The Institute Library Gets Haimish.

Just in time for the High Holidays. Here we are, at the Jewish New Year -- Rosh Hashana to you and me, or, at least, to me, and here's what I've realized, very suddenly, in the last hour. The Institute Library (which regular readers will recognize is a place toward which I direct a lot of my energy) is a long-lived if low-profiled literary institution in downtown New Haven, and it's going through a weird transformation. It seems to be morphing from a place with an extraordinarily WASPy vibe to a place that looks WASPy but is thinking of converting. For all I know, in fact, it has converted, and it's just that nobody told me.

I mean, I know the place was founded to be a working man's library. I know that, and I get it. But I also feel like somewhere along the way it got kind of Edith Whartony. Or maybe that's not right. John Cheevery. Maybe I'm wrong -- I haven't done real research into this -- but I feel like it ceased to be a middle-class hangout -- or, a working-class/middle- class hangout -- and became more of a private club, more the kind of place where you'd've seen the guys who worked at New Haven's white shoe law firms hanging out after having a long lunch at, I don't know, George & Harry's, or something. Certainly by the time I became a member of the library, it seemed like a kind of elitist joint that, ok, had maybe fallen into obscurity, but still retained a certain grandeur; and it also retained a sense of exclusivity even though on paper anyone could join. There was a closed feeling, a sense of it being a private club, and not always in a warm, welcoming way. The place was fascinating, certainly, and I never felt unwelcome there myself, but I could imagine people being wigged out by the library, and taking one look, and just... never coming back.

Something's changed. The Institute Library's gotten haimish while I wasn't really paying attention.

Is it because three out of the three events I've paid attention to at the library recently featured Jewish speakers? I don't know -- but I know it to be true. And I find it funny -- I imagine the Cheevery types of the 1940s and 50s raising their eyebrows every so slightly. But listen: this is good stuff. Josh Foer has twice now hosted these fabulous evenings where we in the audience got to hear people speak of their weird passions -- the series is called Amateur Hour at the Institute Library, and it is wicked fun. The first time Foer did this, he interviewed Jack Hitt, who of course is fun to listen to -- but it was, actually, Foer's questions that tickled me the most. Unfortunately, I cannot remember why now. I just remember that while I enjoyed Hitt's answers to the questions, I actually liked Foer's delivery. The third degree, but, you know, friendly.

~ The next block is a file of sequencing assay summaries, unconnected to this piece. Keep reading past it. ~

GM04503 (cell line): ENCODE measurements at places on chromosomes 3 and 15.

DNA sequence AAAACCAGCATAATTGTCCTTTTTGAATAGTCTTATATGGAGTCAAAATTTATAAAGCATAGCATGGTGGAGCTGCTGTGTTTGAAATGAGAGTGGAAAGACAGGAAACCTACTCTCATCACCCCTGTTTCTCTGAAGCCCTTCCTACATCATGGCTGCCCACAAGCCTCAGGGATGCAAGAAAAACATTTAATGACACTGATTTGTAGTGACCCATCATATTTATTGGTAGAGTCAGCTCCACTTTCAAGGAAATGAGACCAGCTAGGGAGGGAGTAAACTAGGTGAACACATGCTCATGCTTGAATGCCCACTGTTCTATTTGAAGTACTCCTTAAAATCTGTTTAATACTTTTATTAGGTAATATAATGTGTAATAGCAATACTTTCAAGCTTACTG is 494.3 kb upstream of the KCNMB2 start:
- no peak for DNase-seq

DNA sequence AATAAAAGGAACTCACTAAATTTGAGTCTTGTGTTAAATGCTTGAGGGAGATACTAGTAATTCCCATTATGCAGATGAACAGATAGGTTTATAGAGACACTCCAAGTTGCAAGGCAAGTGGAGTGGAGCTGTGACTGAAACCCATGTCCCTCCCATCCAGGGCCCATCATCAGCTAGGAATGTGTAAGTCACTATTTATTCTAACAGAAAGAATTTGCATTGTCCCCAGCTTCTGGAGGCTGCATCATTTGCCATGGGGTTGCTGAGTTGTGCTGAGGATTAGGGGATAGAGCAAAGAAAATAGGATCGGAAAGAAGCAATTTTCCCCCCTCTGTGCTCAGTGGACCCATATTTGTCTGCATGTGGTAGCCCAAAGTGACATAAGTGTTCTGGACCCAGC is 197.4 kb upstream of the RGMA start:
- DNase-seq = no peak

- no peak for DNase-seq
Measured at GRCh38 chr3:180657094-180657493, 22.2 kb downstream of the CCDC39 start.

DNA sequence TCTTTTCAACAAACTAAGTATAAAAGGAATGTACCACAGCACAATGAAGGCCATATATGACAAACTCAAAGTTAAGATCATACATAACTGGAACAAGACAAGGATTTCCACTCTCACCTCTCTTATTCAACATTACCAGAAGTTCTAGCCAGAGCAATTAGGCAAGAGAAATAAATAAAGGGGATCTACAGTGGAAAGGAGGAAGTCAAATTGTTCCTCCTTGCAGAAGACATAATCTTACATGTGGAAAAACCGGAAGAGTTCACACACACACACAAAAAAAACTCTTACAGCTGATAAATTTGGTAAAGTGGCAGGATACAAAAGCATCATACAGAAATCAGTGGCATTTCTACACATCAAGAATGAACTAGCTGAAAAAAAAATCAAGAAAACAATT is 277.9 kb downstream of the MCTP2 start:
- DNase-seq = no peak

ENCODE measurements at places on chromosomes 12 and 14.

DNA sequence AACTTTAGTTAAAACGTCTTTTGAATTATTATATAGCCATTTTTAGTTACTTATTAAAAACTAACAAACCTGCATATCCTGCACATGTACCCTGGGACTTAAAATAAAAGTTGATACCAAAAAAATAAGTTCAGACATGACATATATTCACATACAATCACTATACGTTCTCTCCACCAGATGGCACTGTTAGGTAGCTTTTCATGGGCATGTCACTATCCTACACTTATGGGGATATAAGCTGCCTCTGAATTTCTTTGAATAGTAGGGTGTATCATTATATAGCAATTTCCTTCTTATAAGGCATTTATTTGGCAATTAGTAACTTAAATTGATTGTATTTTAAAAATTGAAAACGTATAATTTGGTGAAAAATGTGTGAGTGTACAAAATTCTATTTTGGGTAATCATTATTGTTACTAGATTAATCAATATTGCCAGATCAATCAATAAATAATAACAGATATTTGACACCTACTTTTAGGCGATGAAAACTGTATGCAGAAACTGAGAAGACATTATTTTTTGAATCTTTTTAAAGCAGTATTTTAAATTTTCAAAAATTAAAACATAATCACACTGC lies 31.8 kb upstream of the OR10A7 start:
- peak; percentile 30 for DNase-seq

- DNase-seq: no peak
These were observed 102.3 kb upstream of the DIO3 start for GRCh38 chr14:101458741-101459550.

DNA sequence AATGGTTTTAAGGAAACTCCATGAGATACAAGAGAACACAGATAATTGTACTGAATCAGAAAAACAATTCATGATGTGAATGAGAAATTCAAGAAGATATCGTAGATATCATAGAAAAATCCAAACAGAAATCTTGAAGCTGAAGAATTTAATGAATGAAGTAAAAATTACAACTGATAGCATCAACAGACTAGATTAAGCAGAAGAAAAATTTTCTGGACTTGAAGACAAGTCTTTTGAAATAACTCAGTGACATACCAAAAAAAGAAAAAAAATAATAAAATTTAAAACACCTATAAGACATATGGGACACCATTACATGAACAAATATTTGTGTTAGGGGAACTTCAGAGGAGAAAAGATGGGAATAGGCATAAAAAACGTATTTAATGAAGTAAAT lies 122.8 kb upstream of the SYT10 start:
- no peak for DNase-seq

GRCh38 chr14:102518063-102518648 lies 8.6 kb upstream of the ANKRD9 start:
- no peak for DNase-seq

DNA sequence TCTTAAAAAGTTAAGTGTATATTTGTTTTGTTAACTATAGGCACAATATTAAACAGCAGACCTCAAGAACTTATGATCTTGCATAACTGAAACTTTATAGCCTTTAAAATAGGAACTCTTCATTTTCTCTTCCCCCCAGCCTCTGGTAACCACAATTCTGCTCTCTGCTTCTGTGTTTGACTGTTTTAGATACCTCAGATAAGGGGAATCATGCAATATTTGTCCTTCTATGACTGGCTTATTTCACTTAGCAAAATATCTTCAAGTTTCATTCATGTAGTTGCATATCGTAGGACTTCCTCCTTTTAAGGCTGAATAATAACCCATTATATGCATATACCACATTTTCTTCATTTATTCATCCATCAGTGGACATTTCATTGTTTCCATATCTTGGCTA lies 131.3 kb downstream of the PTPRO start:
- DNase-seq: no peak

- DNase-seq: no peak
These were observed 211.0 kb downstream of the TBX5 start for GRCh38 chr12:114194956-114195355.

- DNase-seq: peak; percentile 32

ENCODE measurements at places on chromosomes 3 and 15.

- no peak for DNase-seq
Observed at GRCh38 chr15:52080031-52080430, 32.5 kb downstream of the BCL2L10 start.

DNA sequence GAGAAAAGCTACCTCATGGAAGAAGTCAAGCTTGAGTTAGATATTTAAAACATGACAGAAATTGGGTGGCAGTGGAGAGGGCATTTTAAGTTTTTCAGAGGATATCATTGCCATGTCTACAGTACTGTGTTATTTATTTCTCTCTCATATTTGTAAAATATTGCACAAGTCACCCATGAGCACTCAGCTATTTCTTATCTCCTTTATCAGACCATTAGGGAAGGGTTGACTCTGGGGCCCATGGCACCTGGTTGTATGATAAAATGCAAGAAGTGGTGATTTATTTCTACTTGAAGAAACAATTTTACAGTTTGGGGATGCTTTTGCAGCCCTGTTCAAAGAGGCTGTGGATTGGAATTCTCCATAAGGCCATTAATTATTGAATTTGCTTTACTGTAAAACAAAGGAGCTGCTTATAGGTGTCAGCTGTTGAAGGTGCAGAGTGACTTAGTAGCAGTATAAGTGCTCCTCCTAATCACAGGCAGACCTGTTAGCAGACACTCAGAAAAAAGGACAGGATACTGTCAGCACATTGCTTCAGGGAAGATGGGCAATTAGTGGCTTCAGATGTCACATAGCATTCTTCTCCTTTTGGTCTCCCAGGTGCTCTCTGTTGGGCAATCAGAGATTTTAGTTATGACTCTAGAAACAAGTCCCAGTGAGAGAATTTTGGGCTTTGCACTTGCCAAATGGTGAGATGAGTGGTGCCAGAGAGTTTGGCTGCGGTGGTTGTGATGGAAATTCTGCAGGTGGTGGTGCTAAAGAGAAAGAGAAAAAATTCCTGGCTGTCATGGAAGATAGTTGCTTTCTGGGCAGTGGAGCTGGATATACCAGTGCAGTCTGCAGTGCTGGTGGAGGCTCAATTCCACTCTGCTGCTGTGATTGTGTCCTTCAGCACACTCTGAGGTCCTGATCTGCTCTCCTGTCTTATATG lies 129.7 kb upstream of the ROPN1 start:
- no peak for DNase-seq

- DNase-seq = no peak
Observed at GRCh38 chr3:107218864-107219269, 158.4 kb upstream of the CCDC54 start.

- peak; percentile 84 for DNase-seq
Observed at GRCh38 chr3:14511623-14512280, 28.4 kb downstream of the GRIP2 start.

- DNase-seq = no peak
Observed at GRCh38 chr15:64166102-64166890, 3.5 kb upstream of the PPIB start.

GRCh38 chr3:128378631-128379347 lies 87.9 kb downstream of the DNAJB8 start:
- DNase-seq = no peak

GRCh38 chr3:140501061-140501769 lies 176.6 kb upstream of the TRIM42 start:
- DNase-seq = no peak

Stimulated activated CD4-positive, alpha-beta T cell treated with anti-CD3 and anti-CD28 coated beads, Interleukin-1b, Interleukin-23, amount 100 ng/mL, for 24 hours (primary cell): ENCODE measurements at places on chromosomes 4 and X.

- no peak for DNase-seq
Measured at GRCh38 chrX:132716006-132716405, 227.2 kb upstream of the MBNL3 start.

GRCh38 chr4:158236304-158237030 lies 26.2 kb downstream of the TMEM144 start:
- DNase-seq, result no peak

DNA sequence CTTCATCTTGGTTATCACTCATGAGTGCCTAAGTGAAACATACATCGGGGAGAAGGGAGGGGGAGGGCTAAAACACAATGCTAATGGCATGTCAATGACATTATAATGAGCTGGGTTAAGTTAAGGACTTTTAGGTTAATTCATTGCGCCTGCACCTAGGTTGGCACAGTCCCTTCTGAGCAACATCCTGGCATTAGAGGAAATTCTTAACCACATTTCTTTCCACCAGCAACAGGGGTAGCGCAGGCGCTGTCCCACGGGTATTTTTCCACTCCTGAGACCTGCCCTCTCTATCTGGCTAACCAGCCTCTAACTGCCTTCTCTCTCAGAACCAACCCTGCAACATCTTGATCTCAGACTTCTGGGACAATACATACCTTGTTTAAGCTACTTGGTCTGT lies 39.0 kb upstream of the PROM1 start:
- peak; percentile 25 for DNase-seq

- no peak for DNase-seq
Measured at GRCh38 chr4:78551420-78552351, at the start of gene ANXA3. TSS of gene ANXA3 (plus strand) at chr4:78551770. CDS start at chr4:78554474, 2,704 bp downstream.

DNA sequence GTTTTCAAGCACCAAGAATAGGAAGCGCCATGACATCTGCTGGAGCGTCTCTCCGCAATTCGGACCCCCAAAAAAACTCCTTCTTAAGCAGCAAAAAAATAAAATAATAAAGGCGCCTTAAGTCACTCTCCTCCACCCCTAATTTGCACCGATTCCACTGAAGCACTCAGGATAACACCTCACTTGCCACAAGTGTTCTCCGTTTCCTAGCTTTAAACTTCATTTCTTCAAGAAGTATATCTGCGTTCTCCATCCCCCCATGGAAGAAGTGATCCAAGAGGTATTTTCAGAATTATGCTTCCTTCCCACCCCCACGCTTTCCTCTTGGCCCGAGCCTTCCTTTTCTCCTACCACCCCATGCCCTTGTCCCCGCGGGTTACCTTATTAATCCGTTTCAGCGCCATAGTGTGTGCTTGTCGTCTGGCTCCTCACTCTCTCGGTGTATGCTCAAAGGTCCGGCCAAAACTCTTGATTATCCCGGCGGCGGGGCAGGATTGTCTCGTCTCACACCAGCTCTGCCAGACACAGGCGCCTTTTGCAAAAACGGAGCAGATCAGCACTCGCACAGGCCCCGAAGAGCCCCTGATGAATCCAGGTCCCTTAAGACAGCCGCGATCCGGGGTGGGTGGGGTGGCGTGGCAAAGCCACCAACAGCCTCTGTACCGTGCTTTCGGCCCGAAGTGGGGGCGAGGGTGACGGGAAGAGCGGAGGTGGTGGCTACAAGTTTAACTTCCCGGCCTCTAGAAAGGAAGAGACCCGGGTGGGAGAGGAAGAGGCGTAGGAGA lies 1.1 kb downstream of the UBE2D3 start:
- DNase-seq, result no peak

Then, a few nights ago, Foer hosted Alan Abel, the world's greatest hoaxster, for the second Amateur Hour. Let me tell you: if you can't spend an evening listening to Josh Foer interview Milton Berle -- and you cannot -- you could spend an evening listening to him question Abel, and it would not be so different. The material is different, granted, and there were slightly fewer jokes about schlongs or mothers-in-law, but the mode was distinctly Jewish. Even if the guy spent twenty minutes talking to us with a tampon up his nose, something my mother would not recommend you do in polite company. You have to take my word for it. The refreshments that Atticus brought -- they shouldn't have brought brownies, they should have brought rugelach. Not that I'm complaining. I love brownies.

And now, tomorrow night, to close out Rosh Hashanah, we've got Davy Rothbart -- a Jew of younger vintage, but still. A guy with remarkable comic timing, Davy Rothbart: even written on the page, it makes me laugh aloud. (You've probably heard him on This American Life and thought he was hilarious, but I never have; I don't listen to it.) He's coming with his brother Peter, to talk about Davy's new book of essays, My Heart is an Idiot, and to celebrate the 10th anniversary of the remarkable magazine they publish, FOUND, which is, if you don't know it, something to behold. Between the book and the magazine and the New Year, there's a lot to celebrate at the Institute Library tomorrow. I suddenly wish I'd organized my weekend differently; if I'd planned ahead, I could have made a babka to bring to the Library tomorrow night. I'd've cut you a slice to have with your coffee. I would definitely serve some to the people from the New York Times who're going to be there. (Yes, the New York Times is paying attention to Davy and Peter Rothbart and the Institute Library: maybe you should, too.) I'm sorry; I wasn't thinking ahead. But you should come anyhow. Monday night, September 17, at 8: Davy and Peter Rothbart. A night to remember. The Institute Library, 847 Chapel Street. For information on buying tickets, please visit the library's website,